Herbal Remedies for Cold and Flu Season

coldsEvery fall I teach a class at the local community college on herbal remedies for cold and flu season.  I teach from a primarily Traditional Chinese Medicine (TCM) point of view, that contends that we are surrounded by pathogens and the way to prevent “catching” them is to ensure a healthy immune system.  In other words, prevention is the first order of defense.  I would suggest you read my blog post at Changing of the Seasons. to get a better idea of some ways you can increase your immunity.

To get started there are several Westerns categories of herbs that are particularly useful for addressing cold and flu symptoms including:

  • Alterative-Alters or improves functioning
  • Antibacterial
  • Antiviral
  • Antibiotic
  • Antipyretic-lowers fever
  • Diaphoretic-induces sweating
  • Expectorant-expels mucus

The good news is that there are numerous herbs that are helpful for colds and flu, although in this article we are only going to cover a few,  I would encourage you to continue to read and learn.  Many herbs have several properties and in Western Herbalism they would use them according to what symptoms are being presented. Many herbs cover several categories, so it is important to know their individual actions.comparison It is helpful to know all of the properties of herbs, for example Goldenseal, which is antibacterial is also very astringent, drying up mucous, yet with colds mucous is a natural and necessary body defense, mucus should not be stopped, it is better to thin the mucus, using expectorants rather than a drying antibacterial.

Wearing a scarf can help reduce exposure to cold

Wearing a scarf can help reduce exposure to cold

Prevention:  Hand washing, hand washing, hand washing, enough said.  There are several tactics that I recommend for increasing immunity as we go into the fall season.  Although not a herb, adequate supplies of Vitamin D, which contain calcitriol are a must. Recent research indicates that calcitriol enhances innate immunity by prompting cells to produce a large numbers of antimicrobial peptides that are like broad spectrum antibiotics. Fatty fish is the only natural source of vitamin D. A 3.5 oz serving of cooked salmon, for example, has 360 IU; 3 oz. of canned tuna has 200; and 13.4 oz. of canned sardines has 250.  Most experts now believe 1,000 to 2,000 IU per day from all sources—sun, diet, supplements—may be what we need for optimum health.  Look for supplements that contain vitamin D3 (cholecalciferol), which is three to four times more potent than vitamin D2 (ergocalciferol).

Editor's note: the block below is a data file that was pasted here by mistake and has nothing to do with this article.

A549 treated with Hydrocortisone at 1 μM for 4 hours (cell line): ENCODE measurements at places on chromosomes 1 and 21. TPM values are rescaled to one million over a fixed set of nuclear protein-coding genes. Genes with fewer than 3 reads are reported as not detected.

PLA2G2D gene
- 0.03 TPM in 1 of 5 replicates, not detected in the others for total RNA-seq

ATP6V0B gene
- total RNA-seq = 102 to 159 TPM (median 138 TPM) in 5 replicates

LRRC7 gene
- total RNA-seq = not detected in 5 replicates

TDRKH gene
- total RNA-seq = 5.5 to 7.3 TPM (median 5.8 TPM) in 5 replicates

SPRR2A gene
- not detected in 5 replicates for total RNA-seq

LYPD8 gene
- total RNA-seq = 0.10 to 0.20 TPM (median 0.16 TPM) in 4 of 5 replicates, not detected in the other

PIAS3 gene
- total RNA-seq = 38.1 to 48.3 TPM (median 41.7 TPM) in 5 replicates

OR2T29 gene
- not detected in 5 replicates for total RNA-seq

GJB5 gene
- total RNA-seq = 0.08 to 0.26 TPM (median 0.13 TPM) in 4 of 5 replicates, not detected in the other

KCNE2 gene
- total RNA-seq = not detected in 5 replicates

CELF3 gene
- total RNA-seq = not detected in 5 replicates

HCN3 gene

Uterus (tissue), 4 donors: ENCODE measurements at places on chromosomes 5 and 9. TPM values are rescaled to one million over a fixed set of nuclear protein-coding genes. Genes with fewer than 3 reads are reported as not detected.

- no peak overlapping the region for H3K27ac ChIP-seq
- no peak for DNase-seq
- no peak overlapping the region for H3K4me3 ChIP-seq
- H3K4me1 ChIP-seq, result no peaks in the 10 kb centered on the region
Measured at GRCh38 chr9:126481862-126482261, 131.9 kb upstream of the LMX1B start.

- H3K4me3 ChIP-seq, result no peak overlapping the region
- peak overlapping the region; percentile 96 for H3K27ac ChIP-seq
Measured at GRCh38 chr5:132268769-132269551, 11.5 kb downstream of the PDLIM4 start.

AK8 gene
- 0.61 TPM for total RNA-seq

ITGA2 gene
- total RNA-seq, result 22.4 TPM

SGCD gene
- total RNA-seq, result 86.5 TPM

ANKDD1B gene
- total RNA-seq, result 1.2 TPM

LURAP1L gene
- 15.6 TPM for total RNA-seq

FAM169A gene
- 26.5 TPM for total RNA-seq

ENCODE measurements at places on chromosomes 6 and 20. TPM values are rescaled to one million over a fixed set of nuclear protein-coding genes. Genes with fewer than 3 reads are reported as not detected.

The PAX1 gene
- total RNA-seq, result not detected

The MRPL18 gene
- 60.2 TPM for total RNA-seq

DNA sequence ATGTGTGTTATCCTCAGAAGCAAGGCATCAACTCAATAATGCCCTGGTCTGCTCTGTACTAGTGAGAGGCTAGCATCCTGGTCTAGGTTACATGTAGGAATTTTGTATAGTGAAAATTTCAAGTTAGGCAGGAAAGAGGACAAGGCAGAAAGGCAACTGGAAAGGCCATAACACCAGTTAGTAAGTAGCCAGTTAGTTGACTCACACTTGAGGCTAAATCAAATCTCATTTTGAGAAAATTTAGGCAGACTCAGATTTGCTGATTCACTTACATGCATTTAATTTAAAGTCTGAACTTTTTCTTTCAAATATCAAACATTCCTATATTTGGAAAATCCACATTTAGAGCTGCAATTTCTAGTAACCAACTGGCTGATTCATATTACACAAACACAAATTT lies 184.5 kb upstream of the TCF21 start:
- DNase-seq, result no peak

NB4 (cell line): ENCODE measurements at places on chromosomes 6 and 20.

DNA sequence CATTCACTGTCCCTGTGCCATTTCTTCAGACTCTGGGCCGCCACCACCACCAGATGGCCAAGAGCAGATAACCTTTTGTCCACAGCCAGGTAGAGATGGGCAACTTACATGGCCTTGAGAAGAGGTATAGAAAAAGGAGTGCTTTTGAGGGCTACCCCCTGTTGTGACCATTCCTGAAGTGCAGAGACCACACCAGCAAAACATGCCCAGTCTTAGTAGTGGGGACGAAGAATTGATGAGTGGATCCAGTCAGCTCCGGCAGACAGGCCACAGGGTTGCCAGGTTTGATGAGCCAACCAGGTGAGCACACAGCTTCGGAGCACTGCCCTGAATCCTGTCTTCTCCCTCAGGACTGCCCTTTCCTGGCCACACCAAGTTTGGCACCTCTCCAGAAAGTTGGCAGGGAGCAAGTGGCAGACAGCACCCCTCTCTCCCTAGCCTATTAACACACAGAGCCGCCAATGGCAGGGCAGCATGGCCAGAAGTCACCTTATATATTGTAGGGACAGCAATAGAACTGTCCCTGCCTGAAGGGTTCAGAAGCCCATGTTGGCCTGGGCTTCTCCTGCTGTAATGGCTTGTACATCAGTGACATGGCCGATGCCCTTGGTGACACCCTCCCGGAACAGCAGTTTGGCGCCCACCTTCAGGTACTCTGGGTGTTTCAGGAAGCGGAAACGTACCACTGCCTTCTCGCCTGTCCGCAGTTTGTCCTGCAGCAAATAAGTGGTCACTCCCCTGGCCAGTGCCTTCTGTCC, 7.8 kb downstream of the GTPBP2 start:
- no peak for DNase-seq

Mushrooms are another go-to in terms of building immunity.  In Japan and China, medicinal mushrooms, such as shiitake, maitake and reishi, have long been regarded as longevity tonics. Research indicates that all these fungi are powerful allies for strengthening the immune system.  Shitake and maitake can both be incorporated into our meal preparation, reishi needs to be taken as a supplement.  Here is a web site that has much more detailed information on using reishi medicinally.

Last but not least Astragalus, (Astragalus membranaceus) is considered an adaptogen, providing deep immune-system support.  There have been many clinical studies showing how astragalus not only boosts the immune system, but also encourages an increase in immune cell (T-cells, natural killer cells, macrophages, immunoglobulin) activity, production, and function.  Both astragalus and mushrooms contain polysaccharides, which have been found to improve immune function by increasing the activity of macrophages, which have a voracious appetite for harmful microorganisms and cancerous cells. Since astragalus is a mild tonic herb, 1 oz a day is the suggested dosage, for chronic

Taking action: We can take several steps to try to mitigate or reduce the symptoms of colds and flu by tuning into our bodies.  At the first sign of an imbalance, sneezing, runny nose, or sore throat, take immediate action.  One of the remedies that I swear by, is Fire Cider Vinegar.  In fact I just received a call a local actress, who had used my Cold and Flu Kicker (fire cider vinegar) and was desperate to get some more before her play started.

Fire Cider Vinegarfire cider

Fill a mason jar with:

  • 1 part minced garlic
  • 1 part grated horseradish (let it sit for three minutes in a bowl before adding it to the mix.)
  • 1/2 part grated ginger (no need to peel)
  • 2 parts minced onion
  • 2 rhizomes of grated turmeric (optional)
  • ¼ -1/2 tsp cayenne pepper

Cover with organic apple cider vinegar and let sit for 4-6 weeks. Strain off. At this point you can add ¼ -1/2 cup of honey and take by the tablespoon full as a daily tonic or when you feel a cold coming on, although I usually just add some to water and drink straight. Warning it can be quite potent.

Scallions:  The record shows that the Chinese started use scallions in the late Han dynasty (25-220AD). This remedy is for the very early stages of wind cold.  It induces sweating by warming and unblocking the yang and can treat both abdominal pain and distention or nasal congestion when the blockage is from “cold”.

Cinnamon and Scallion Cure: Finely chop the white part of one scallion. Put it into a teacup and add two slices of raw ginger and a dash of powdered cinnamon. Fill the cup with hot water, let the herbs steep for 10 minutes, then drink. The cinnamon and ginger induce sweating, and the scallion clears the sinus.

garlicGarlic:  Cultures around the world have embraced garlic as a cure for everything from colds to cancer. Prior to the discovery of penicillin, garlic was the treatment of choice for infections, such as pneumonia, bronchitis, tuberculosis and dysentery.    It is believe that the sulfur compounds that imbue garlic with its characteristic odor and flavor that are responsible for the herb’s health benefits. Most of the research has focused on the sulfur compound allicin, which has antimicrobial properties. Allicin is created when alliin, a sulfur-containing amino acid in garlic, comes into contact with another garlic compound, the enzyme allinase. This enzymatic reaction takes place when garlic is chopped, crushed or chewed, but it is destroyed during cooking.  Eating raw garlic, or better yet, combining it with olive oil and spreading it on bread is a great way to get lots of garlic into your system.  Suggested dose is 3-5 cloves a day, at the first sign of symptoms.